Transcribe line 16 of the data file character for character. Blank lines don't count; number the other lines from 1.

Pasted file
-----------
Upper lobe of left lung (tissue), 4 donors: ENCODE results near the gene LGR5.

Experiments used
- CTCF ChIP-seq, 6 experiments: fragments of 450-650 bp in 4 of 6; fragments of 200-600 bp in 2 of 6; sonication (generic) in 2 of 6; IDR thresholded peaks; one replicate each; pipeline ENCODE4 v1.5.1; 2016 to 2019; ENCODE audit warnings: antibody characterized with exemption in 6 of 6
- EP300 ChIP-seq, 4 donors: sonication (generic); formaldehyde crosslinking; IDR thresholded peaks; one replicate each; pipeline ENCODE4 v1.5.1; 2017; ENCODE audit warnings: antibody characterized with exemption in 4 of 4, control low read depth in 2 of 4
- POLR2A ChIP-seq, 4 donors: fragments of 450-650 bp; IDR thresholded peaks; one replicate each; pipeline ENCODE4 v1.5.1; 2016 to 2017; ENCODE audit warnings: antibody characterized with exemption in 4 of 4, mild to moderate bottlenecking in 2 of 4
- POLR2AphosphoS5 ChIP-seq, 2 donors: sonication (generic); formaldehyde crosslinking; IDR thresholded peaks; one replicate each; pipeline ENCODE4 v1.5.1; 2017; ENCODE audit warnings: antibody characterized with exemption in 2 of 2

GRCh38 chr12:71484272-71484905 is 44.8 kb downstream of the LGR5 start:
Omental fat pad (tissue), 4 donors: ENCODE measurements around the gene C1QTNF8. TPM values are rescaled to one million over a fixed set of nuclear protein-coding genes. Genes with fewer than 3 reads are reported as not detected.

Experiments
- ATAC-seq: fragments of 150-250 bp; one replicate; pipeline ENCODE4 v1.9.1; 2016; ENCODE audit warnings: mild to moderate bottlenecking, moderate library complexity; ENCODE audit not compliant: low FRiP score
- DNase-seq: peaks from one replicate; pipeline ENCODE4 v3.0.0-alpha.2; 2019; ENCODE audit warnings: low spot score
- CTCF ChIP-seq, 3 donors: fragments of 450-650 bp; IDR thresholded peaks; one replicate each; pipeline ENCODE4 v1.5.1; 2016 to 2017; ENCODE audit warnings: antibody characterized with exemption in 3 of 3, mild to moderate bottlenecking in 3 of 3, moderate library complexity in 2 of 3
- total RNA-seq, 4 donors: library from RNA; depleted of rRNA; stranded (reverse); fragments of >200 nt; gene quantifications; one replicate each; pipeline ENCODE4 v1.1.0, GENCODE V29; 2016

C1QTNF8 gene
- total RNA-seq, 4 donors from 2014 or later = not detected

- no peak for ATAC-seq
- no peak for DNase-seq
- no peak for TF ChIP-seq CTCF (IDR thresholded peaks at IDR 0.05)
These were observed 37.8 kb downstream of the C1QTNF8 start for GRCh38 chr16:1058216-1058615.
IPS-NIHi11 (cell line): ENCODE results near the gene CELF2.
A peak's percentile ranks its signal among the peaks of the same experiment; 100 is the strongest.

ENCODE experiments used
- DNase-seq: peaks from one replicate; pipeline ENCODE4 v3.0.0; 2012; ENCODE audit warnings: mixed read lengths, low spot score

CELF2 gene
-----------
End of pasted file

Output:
- no peak for ATAC-seq